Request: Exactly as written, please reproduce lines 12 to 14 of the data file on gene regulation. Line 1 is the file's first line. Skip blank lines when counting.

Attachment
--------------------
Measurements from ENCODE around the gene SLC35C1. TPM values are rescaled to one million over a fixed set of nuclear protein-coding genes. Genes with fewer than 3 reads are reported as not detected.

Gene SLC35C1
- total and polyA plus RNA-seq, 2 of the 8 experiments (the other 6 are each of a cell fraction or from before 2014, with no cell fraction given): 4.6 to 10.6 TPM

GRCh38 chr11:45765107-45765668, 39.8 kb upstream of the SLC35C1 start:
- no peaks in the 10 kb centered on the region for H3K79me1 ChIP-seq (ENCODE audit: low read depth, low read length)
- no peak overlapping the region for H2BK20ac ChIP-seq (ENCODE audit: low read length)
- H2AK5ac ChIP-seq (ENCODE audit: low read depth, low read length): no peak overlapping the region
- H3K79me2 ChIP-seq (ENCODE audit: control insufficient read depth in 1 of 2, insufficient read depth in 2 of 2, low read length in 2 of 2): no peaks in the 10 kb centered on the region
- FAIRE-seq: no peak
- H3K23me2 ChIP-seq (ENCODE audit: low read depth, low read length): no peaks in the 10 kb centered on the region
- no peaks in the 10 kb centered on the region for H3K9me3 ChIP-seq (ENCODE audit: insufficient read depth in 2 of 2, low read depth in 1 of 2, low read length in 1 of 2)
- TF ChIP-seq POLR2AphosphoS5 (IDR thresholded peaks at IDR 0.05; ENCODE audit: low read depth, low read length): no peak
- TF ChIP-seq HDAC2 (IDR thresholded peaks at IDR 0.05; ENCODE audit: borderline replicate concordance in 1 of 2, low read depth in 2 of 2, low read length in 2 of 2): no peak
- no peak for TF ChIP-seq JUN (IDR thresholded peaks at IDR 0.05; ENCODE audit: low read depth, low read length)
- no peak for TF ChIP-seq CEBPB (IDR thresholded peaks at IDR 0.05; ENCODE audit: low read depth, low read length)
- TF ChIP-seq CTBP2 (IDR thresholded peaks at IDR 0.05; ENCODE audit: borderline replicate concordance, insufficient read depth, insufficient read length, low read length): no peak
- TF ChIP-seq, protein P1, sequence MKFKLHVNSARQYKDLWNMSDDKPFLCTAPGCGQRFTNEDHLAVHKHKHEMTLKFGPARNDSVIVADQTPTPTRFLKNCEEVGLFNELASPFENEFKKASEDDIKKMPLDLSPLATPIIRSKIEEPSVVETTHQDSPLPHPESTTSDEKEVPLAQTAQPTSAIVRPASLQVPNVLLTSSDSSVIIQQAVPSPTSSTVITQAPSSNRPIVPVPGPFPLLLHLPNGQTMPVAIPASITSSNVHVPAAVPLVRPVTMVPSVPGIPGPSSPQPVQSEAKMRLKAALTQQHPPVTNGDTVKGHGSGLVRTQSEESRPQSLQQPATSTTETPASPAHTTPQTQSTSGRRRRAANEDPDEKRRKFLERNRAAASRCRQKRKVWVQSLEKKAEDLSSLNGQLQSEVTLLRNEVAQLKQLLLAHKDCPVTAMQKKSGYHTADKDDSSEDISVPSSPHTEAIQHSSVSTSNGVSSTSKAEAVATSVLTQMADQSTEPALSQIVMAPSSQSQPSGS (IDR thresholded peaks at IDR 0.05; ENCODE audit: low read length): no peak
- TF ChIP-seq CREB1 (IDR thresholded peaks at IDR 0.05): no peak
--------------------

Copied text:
- TF ChIP-seq POLR2AphosphoS5 (IDR thresholded peaks at IDR 0.05; ENCODE audit: low read depth, low read length): no peak
- TF ChIP-seq HDAC2 (IDR thresholded peaks at IDR 0.05; ENCODE audit: borderline replicate concordance in 1 of 2, low read depth in 2 of 2, low read length in 2 of 2): no peak
- no peak for TF ChIP-seq JUN (IDR thresholded peaks at IDR 0.05; ENCODE audit: low read depth, low read length)